And in other yard-related news: A family of robins made their home in one of the espaliered apple trees...

And a store-bought ice cream cake was relieved of its garnish and decorated with edible violas, cherries and raspberries for a small garden party...

And lastly, 'Pierre de Ronsard' makes a nice cut flower (this photo, I'm afraid, does them no justice) in my dining room next to new chairs from Wisteria. Thank you, Wisteria!

I'll leave you with these lines from the poet, Pierre de Ronsard, for whom this rose is named...

I'm sending you some flowers, that my hand
Picked just now from all this blossoming,
That, if they'd not been gathered this evening
Tomorrow would be scattered on the ground.

... and a couple links to the blog of my friend, Stephanie, who lives in Tours, France near Pierre Ronsard's abbey. This rose grows prolifically there and his poetry, Stephanie wrote to me once, inspired her to research sixteenth and seventeenth century gardens for her thesis. Her posts, here and here, are a tiny peek into their world.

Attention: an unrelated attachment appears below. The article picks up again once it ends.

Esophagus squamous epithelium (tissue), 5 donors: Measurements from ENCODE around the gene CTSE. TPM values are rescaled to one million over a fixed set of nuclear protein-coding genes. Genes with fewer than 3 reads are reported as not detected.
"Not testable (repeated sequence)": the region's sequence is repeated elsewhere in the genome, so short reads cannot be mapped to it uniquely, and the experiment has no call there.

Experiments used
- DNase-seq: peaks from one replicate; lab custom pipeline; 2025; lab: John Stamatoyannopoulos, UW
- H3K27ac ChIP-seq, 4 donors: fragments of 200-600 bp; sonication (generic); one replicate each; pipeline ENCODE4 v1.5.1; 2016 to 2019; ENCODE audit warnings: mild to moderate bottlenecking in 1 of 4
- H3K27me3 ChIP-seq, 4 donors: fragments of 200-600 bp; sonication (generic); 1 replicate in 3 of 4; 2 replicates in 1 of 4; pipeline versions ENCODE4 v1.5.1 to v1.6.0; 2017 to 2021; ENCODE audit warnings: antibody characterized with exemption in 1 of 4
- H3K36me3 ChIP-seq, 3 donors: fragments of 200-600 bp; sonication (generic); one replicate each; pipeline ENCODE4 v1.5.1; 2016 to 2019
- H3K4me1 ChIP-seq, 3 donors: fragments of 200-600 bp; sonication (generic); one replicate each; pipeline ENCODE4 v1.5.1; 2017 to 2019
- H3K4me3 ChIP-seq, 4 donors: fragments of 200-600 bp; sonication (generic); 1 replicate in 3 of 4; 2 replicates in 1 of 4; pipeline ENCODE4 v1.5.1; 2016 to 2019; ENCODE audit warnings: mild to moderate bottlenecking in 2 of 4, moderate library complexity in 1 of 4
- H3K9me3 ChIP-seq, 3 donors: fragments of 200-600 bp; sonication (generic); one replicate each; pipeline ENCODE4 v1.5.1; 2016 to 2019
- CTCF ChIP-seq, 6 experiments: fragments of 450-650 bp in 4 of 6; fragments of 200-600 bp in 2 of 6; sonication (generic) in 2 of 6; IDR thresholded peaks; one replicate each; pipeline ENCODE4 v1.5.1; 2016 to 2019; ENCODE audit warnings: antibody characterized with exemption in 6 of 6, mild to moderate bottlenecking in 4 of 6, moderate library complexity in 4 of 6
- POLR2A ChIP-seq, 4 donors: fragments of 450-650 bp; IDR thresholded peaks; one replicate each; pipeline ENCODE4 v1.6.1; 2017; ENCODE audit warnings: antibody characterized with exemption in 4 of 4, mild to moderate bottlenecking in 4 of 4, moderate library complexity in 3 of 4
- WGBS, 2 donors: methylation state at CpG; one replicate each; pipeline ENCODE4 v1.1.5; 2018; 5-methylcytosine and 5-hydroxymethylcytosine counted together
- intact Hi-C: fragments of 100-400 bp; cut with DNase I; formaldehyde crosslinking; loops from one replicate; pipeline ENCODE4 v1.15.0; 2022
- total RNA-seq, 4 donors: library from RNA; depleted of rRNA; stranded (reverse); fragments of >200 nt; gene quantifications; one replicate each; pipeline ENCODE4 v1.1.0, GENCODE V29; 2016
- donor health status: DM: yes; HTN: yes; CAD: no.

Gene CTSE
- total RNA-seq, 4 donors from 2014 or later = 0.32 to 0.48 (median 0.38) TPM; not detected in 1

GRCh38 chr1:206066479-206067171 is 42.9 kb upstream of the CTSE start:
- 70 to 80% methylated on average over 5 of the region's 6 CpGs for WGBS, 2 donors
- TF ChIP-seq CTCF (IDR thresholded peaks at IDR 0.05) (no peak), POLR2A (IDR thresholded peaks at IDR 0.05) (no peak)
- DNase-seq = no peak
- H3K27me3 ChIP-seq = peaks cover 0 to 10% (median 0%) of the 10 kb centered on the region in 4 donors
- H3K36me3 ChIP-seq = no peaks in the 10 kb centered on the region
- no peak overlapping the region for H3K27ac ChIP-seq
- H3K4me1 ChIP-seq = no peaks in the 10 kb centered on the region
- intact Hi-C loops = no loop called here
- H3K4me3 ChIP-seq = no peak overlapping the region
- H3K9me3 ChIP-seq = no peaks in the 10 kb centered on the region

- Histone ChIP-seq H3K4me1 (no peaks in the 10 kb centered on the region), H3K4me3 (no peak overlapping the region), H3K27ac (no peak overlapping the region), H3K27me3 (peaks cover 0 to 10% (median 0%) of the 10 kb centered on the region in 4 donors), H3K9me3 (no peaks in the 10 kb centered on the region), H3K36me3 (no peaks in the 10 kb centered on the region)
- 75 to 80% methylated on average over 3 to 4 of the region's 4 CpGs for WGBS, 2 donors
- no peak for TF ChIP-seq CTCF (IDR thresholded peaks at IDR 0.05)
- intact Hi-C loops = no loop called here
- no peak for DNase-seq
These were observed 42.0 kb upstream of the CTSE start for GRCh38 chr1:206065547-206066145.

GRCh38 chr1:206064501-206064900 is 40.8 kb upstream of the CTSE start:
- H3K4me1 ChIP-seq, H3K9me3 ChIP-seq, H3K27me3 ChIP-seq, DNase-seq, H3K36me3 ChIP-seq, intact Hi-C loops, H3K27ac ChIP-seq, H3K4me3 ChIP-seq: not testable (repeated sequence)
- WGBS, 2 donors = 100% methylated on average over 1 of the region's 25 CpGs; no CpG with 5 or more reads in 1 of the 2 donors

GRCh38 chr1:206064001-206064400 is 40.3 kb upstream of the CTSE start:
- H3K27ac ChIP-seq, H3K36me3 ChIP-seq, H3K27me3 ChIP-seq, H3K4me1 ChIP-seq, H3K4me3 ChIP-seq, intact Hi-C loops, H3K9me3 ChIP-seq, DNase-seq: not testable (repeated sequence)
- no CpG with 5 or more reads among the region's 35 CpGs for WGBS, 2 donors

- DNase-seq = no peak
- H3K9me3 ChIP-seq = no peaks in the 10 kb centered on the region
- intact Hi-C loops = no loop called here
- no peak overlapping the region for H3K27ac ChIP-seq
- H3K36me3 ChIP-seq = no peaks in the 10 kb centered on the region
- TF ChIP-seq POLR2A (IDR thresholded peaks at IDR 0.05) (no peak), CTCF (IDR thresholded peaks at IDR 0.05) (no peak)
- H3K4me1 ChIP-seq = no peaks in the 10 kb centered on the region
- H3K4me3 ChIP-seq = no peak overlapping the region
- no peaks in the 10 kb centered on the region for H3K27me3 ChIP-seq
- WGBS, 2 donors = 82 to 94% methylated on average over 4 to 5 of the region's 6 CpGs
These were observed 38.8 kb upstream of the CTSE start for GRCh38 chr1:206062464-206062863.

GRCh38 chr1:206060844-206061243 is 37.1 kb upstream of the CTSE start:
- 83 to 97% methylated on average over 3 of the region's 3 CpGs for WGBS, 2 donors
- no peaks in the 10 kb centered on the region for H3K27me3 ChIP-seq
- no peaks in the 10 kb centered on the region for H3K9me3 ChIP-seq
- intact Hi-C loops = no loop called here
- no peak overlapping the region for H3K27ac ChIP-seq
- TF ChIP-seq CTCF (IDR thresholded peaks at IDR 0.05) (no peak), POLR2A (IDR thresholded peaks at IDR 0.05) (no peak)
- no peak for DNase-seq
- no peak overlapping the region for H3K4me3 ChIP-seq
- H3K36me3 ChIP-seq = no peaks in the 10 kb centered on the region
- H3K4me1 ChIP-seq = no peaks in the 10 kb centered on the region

(No compensation was received for this post by the companies mentioned.)

January 12, 2015

New Year, Memories, & Pancakes

Sometimes you will never know the value of a moment until it becomes a memory. -Dr. Seuss 
photo cred: free people
Memory is a blessing, sometimes a very painful one. Just as 2014 closed and I thought of all that had transpired during the year, I received the dreadful news that a childhood friend, one who played in my house every week when we were girls, was gone. Her life- over too soon. I was devastated. We are young. We're just beginning. There's so much life left to live. All this raced through my head as I grappled with the terrible reality.

Throughout the next week, I was overwhelmed with recollections of the past. I grappled with a constant torrent of emotions as I remembered our childhood-- the days my mother let us pose for photos in her wedding gown, slow bike rides around the lake by her house, entertaining ourselves with silly giggles and gossip about boys. Things long forgotten were suddenly fresh and played over in my head like a film.